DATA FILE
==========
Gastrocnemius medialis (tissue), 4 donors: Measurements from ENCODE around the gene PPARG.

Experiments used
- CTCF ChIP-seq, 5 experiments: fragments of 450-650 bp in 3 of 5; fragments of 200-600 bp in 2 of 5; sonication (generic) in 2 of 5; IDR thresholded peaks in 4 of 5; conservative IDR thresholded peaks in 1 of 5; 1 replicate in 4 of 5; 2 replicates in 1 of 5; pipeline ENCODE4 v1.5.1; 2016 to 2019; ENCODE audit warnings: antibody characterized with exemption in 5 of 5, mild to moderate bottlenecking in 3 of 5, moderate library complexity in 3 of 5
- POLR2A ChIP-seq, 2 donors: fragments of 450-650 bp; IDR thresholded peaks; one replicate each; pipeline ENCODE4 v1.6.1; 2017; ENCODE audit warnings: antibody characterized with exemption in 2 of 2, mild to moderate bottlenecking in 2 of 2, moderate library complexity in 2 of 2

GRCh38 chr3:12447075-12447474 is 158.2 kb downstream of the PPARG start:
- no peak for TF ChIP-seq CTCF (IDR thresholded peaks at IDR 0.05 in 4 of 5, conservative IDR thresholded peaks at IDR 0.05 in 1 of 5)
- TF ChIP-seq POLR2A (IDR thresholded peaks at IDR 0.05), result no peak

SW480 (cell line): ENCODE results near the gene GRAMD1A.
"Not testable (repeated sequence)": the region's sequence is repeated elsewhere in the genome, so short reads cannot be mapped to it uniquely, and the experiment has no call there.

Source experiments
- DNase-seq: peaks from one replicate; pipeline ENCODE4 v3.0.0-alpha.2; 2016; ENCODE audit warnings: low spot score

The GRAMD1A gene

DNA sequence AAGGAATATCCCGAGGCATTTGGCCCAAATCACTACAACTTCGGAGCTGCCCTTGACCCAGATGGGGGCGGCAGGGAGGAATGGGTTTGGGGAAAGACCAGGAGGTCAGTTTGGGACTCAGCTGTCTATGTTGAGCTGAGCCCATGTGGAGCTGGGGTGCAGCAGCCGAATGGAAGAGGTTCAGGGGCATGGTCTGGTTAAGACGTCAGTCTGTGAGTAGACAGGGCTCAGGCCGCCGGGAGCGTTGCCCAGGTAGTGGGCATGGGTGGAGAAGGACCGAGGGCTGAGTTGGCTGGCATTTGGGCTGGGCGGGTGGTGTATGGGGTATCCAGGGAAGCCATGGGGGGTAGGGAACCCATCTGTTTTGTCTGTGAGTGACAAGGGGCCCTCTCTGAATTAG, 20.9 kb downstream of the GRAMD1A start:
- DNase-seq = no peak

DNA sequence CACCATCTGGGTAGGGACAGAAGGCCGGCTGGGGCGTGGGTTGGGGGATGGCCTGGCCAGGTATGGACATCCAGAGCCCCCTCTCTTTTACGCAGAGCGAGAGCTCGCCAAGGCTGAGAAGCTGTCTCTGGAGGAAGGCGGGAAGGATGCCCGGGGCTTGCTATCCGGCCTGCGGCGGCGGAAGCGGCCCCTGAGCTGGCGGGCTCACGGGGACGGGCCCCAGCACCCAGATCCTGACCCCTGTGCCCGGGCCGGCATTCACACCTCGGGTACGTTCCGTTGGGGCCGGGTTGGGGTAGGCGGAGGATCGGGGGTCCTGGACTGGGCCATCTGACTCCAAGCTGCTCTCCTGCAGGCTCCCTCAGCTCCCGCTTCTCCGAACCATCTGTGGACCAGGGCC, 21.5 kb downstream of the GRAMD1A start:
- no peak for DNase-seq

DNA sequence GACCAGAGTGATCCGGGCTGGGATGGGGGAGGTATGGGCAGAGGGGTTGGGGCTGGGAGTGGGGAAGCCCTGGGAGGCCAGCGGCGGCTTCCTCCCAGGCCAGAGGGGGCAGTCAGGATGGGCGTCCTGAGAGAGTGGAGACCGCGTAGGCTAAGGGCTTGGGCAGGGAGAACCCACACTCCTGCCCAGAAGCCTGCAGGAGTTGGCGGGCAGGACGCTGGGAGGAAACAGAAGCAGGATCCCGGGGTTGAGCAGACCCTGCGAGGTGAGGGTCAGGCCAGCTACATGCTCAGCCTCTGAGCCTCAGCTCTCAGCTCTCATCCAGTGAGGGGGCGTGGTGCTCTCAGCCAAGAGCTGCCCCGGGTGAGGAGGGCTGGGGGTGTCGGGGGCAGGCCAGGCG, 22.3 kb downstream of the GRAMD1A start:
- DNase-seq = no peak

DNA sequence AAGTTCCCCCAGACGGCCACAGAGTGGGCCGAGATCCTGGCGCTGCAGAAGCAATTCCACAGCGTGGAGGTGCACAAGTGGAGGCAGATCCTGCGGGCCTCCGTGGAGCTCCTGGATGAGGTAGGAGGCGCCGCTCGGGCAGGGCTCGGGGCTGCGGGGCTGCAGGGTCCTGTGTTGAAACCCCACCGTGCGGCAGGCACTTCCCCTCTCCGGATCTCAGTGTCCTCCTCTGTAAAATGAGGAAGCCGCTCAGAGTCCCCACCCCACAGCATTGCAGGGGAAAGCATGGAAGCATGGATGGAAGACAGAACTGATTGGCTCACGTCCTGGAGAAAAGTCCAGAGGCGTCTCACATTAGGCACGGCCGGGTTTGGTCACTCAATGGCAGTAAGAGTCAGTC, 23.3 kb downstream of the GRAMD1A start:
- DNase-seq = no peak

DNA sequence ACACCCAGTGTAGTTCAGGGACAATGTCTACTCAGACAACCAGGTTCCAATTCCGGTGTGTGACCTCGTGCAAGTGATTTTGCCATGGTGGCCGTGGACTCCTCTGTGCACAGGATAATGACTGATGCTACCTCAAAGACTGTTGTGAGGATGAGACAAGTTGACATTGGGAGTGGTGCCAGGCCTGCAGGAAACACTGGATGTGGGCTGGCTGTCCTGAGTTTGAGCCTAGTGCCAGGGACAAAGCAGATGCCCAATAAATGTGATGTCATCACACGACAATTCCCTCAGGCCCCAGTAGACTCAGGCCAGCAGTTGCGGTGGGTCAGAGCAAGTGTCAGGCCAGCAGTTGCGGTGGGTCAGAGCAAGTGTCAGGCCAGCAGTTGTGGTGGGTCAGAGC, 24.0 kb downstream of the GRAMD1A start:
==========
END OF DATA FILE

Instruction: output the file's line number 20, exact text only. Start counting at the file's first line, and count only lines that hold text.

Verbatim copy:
- DNase-seq = no peak